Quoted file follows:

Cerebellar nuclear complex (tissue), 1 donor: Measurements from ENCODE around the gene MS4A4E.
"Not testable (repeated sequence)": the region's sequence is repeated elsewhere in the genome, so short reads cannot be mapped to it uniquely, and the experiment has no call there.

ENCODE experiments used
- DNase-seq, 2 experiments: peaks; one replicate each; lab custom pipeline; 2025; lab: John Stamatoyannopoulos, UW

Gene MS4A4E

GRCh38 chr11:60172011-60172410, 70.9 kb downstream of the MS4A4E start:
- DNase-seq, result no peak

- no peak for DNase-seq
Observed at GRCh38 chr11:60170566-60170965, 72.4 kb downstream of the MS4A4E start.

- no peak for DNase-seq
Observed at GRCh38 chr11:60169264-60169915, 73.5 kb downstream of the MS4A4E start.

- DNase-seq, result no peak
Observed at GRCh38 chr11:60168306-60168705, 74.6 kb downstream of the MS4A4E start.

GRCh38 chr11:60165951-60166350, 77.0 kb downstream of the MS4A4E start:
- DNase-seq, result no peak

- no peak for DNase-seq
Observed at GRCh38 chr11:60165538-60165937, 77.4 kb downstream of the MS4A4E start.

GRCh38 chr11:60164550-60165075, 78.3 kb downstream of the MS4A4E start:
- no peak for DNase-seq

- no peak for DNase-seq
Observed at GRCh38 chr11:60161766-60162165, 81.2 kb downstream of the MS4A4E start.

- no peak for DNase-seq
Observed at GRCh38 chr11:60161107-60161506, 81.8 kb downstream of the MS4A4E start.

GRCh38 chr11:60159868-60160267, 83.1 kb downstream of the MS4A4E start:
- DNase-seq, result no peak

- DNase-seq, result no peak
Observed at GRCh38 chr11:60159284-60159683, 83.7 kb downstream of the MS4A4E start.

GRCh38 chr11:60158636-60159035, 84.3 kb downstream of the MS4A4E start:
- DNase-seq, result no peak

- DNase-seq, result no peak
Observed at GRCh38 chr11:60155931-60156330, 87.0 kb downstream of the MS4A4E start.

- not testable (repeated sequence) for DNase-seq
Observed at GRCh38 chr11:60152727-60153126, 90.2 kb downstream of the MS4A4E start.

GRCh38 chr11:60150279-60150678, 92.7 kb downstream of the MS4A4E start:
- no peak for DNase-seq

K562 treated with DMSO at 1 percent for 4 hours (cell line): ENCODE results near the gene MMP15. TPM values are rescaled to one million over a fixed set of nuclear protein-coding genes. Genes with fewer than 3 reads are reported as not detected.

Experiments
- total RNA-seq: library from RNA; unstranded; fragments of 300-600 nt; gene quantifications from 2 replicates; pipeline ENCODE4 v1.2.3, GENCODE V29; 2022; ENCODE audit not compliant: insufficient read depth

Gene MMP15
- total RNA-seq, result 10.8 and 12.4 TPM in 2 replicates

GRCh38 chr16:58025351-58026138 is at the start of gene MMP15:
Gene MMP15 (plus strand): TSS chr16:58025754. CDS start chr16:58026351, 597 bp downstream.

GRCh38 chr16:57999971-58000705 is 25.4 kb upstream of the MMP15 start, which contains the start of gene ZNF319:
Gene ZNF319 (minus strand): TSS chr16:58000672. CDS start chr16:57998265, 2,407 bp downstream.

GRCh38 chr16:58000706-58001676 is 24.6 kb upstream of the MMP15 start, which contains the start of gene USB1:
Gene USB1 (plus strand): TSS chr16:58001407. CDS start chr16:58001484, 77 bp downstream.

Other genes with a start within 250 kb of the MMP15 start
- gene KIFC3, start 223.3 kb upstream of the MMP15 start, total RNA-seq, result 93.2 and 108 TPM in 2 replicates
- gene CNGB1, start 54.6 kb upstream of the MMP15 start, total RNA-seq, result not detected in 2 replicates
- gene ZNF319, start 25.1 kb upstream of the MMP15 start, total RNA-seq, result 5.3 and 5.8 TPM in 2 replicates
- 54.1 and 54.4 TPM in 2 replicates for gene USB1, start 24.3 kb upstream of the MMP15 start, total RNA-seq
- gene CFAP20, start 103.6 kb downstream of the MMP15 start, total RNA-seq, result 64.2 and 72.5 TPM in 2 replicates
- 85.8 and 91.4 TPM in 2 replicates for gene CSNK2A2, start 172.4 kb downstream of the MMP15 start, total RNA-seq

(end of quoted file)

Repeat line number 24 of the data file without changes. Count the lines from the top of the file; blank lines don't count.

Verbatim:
GRCh38 chr11:60159868-60160267, 83.1 kb downstream of the MS4A4E start: